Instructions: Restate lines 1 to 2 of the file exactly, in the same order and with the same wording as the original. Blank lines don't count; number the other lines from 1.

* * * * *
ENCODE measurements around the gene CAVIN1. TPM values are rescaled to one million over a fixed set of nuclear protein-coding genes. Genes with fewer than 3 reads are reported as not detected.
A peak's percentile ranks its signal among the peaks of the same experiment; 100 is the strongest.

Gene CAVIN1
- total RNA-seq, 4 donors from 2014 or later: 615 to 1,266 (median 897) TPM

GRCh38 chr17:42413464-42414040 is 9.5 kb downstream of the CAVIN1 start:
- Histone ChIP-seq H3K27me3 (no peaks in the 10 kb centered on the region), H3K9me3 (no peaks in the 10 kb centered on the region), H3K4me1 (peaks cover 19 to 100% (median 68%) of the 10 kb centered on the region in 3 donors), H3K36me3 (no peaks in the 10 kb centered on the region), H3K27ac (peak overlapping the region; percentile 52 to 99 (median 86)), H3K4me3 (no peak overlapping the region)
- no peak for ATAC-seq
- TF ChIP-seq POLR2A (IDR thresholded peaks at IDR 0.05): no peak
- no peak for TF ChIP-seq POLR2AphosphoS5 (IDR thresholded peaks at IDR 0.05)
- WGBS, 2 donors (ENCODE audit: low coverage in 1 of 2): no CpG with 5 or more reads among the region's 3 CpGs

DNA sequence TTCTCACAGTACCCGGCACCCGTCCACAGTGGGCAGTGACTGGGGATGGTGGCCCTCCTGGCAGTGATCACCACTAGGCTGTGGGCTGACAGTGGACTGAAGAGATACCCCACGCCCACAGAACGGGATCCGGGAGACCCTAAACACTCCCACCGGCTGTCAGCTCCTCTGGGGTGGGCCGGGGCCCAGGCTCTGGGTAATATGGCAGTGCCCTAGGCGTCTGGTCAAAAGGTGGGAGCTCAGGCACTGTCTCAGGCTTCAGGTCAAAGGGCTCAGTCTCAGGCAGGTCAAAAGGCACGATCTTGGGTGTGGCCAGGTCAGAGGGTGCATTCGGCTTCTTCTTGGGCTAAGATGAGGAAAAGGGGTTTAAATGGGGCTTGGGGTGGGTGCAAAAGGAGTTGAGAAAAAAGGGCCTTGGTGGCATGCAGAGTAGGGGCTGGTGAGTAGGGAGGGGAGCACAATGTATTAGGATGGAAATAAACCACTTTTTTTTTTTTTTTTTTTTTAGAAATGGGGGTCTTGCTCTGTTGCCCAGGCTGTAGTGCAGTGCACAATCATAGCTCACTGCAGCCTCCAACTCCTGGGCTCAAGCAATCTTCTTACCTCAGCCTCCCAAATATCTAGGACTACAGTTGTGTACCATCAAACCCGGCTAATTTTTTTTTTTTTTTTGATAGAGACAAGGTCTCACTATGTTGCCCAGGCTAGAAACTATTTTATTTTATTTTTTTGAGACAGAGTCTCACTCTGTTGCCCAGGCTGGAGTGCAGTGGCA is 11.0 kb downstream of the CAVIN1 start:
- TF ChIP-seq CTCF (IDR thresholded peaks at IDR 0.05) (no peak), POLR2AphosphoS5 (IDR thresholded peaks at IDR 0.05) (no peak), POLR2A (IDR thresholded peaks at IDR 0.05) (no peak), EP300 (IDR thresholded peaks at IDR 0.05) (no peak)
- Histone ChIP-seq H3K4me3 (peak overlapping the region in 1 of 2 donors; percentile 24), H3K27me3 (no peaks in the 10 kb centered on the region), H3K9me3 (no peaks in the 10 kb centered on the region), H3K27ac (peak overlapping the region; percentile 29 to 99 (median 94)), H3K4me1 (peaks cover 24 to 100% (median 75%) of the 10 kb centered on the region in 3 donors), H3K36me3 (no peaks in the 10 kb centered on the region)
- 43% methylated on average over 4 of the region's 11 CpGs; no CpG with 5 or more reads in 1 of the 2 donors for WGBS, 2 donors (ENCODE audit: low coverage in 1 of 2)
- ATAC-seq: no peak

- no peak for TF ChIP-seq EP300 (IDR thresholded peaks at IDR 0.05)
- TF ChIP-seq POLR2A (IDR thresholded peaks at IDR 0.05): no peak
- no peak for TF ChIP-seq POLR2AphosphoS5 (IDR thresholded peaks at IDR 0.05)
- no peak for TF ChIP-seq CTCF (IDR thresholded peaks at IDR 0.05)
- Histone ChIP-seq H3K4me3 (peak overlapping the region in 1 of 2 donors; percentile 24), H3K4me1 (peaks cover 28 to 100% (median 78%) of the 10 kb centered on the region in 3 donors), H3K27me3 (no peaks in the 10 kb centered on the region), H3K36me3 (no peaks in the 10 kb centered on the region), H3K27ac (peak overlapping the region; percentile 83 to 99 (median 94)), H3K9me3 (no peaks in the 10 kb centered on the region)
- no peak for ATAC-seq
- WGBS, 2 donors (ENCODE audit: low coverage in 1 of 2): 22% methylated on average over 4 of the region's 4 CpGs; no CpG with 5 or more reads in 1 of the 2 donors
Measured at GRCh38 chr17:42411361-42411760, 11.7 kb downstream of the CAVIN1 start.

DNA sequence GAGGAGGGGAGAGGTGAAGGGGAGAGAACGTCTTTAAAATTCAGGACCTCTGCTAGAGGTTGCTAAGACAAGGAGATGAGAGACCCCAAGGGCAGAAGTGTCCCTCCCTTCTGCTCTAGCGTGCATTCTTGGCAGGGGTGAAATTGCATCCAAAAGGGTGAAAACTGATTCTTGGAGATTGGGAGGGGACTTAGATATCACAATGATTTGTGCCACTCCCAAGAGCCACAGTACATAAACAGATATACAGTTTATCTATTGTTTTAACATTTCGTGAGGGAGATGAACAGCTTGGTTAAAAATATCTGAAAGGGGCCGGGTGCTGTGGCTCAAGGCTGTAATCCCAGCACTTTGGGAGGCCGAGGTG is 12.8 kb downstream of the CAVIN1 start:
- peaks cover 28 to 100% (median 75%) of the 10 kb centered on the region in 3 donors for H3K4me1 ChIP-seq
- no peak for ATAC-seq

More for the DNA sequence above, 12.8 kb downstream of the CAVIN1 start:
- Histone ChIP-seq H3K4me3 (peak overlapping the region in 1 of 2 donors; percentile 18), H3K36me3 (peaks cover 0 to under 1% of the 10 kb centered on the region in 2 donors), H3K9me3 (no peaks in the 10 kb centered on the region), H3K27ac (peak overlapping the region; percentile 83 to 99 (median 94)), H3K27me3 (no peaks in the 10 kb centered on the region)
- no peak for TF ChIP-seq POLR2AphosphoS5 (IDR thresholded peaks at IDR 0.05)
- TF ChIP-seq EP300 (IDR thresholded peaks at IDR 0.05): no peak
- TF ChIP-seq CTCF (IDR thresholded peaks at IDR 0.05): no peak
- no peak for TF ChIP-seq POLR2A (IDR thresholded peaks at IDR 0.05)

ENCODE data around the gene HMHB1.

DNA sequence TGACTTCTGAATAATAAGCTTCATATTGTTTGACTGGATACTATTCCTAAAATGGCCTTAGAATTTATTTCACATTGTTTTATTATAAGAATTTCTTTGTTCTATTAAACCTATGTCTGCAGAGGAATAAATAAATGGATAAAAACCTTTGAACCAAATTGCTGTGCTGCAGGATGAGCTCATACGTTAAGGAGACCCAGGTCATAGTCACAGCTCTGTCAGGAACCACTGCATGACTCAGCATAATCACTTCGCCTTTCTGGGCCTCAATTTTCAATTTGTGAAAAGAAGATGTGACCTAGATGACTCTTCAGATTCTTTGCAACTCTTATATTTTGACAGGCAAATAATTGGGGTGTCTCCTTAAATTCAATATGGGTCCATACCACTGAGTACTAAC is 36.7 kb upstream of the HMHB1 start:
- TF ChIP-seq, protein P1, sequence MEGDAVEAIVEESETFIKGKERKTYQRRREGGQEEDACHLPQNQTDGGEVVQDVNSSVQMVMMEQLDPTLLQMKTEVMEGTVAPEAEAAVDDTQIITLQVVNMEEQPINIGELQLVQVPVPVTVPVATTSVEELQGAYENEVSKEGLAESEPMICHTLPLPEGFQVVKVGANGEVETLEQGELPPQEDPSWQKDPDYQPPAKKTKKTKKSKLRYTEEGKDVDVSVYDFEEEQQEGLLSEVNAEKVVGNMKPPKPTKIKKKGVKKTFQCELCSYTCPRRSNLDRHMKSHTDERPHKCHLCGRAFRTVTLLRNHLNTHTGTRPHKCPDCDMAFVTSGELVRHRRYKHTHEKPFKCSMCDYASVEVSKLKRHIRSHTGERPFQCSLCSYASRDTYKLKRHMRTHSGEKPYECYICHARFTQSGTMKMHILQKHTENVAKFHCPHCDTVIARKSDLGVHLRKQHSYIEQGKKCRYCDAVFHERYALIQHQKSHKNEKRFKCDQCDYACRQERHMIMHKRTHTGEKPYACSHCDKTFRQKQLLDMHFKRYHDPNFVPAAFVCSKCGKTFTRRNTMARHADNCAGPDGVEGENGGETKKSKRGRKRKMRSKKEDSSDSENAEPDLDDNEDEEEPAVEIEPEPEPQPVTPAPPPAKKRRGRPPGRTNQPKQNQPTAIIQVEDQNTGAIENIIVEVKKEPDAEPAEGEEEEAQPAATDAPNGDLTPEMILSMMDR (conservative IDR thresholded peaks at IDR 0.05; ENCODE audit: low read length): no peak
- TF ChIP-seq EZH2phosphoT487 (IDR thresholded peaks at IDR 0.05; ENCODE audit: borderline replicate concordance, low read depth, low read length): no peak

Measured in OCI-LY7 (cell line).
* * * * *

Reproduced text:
ENCODE measurements around the gene CAVIN1. TPM values are rescaled to one million over a fixed set of nuclear protein-coding genes. Genes with fewer than 3 reads are reported as not detected.
A peak's percentile ranks its signal among the peaks of the same experiment; 100 is the strongest.